For this week’s guidance, Dr. D struggled over making the decision to write about the need to establish procedures, the importance of acceptance activities, or the joys associated with responding to Form 483 observations. The doctor was able to waltz through the FDA’s Warning Letter Database and find a warning letter that provided great examples of all three topics. However, for this week’s Devine Guidance (DG), the doctor decided to focus on responding to Form 483 observations. Over the years, Dr. D has pontificated, on multiple occasions, the importance of formulating an acceptable response to a Form 483 observation. Many of you readers have already had the pleasure of responding to inspectional observations. Some have had more than one opportunity to experience the joys of responding to Form 483 observations. A few of the readers have had the pleasure of being on the receiving end of a warning letter. Astute Chief Jailable Officers (CJOs) recognize the importance of providing the FDA with a complete response, including documented evidence of correction. Even better, most CJOs will do everything in their power to ensure their establishments remain in compliance with all applicable quality, regulatory and statutory requirements. Remember, the word compliance is not some neologism (look-it-up). Additionally, compliance is not just another buzzword to be taken lightly. Furthermore, and contrary to the popular beliefs of many, “There is no such thing as minimum compliance or maximum compliance, there is only compliance.” Enjoy!
Warning Letter – August 3, 2016
Folks: Receiving 11 Form 483 observations during an agency inspection is almost always going to end badly for the offending establishment. Sprinkle in eight responses coming from FDA beginning with: “We reviewed your firm’s response and conclude that it is not adequate”, and the awarding of a not-so-prestigious FDA Warning Letter will be in the offending establishment’s future. A CJO does not need to be clairvoyant to see this outcome. The following warning letter excerpt, extracted from a 2016 warning letter, is not necessarily unique to the establishment on the receiving end of the warning letter referenced in this week’s guidance. In fact, during the course of a year, this same type of agency response can be seen in many of the warning letters issued each year by FDA. On a positive note, this type of agency response can be prevented with a clear and concise response to each Form 483 observation received when our friends from the agency appear in an establishment’s lobby for a friendly cup of java and an inspection.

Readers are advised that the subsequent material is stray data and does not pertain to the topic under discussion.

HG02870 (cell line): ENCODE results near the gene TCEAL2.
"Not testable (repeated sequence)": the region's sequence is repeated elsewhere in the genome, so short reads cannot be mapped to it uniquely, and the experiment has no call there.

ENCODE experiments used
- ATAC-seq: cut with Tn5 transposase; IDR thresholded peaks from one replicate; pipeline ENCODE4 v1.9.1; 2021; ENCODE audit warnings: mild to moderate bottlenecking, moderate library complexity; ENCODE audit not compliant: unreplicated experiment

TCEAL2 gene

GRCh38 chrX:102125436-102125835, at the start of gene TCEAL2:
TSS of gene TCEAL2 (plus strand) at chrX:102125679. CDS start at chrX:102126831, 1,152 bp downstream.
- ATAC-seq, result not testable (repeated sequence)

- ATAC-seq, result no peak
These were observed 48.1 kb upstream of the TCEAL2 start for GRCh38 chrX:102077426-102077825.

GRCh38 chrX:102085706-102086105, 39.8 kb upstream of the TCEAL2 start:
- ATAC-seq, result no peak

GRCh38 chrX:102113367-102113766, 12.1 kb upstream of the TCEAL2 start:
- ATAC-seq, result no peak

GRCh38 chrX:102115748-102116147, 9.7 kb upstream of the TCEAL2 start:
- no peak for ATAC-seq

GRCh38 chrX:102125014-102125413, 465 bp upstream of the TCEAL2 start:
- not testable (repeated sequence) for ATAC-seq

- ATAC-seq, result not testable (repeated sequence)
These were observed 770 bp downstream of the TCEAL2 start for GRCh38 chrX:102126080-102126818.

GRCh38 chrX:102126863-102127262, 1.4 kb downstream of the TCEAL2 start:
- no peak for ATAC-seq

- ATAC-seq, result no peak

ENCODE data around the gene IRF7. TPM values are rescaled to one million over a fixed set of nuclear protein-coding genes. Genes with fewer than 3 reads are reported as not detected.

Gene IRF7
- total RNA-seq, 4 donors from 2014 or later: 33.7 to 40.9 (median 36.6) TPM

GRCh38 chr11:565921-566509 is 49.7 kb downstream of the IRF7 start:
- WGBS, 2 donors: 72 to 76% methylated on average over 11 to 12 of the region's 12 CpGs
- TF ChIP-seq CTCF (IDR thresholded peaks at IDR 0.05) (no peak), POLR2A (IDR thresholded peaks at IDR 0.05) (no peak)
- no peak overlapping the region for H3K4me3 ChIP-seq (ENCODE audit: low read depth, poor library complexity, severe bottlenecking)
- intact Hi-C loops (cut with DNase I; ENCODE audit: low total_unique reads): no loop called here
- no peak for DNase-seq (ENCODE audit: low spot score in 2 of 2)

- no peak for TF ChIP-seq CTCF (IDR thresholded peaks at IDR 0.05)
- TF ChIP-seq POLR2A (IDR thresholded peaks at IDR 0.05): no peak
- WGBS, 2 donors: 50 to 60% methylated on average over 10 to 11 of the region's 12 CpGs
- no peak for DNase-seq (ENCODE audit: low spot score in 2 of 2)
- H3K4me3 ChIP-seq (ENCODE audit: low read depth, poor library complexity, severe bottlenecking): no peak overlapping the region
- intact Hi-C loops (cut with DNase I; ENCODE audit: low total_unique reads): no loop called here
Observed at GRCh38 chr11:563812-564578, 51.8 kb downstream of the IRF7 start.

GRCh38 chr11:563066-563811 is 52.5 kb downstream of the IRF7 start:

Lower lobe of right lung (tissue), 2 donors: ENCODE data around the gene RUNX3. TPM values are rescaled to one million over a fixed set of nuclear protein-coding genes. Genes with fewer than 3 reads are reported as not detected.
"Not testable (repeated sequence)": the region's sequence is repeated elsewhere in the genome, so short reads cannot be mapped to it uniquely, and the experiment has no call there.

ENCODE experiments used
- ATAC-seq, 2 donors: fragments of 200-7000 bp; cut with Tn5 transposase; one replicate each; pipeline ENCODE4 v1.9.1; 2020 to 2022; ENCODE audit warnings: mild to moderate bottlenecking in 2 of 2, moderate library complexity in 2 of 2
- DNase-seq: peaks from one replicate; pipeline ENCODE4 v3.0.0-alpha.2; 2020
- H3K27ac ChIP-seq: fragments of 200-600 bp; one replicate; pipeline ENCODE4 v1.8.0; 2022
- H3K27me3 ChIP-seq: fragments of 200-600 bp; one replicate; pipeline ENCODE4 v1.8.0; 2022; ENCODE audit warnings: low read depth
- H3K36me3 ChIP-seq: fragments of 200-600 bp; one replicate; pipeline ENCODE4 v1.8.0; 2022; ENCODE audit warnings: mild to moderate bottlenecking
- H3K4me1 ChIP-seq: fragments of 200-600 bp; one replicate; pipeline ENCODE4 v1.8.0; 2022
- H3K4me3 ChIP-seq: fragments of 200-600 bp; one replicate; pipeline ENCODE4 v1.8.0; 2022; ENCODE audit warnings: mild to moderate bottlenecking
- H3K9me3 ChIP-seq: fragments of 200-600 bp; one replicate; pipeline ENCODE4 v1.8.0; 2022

Warning Letter Excerpt
Observation Five (5) – Failure to establish and maintain procedures for acceptance activities, as required by 21 0CFR 820.80(a). For example, your firm does not have written procedures for receiving, in-process, and final acceptance activities. Additionally, your firm conducts pressure testing on compression socks as part of final acceptance. Pressure testing is conducted using different calf and thigh former girths than specified in the equipment manufacturer’s instructions. However, no justification is documented for this change to the test process.
We reviewed your firm’s response and conclude that it is not adequate. Your firm indicated it will create procedures and contact the equipment manufacturer (b)(4) in a manner not specified in the instructions. However, there is no indication your firm plans to evaluate the potential impact of inadequately documented acceptance activities for previously distributed devices.
21 CFR, Part 820.80(a) – Receiving, In-process, and Finished Device Acceptance
(a) General. Each manufacturer shall establish and maintain procedures for acceptance activities. Acceptance activities include inspections, tests, or other verification activities.
Another educational piece of writing that is both fun to read and instructional. Thanks!
Robyn, thank you so much for reading DG and your comments. Be Well, Dr. D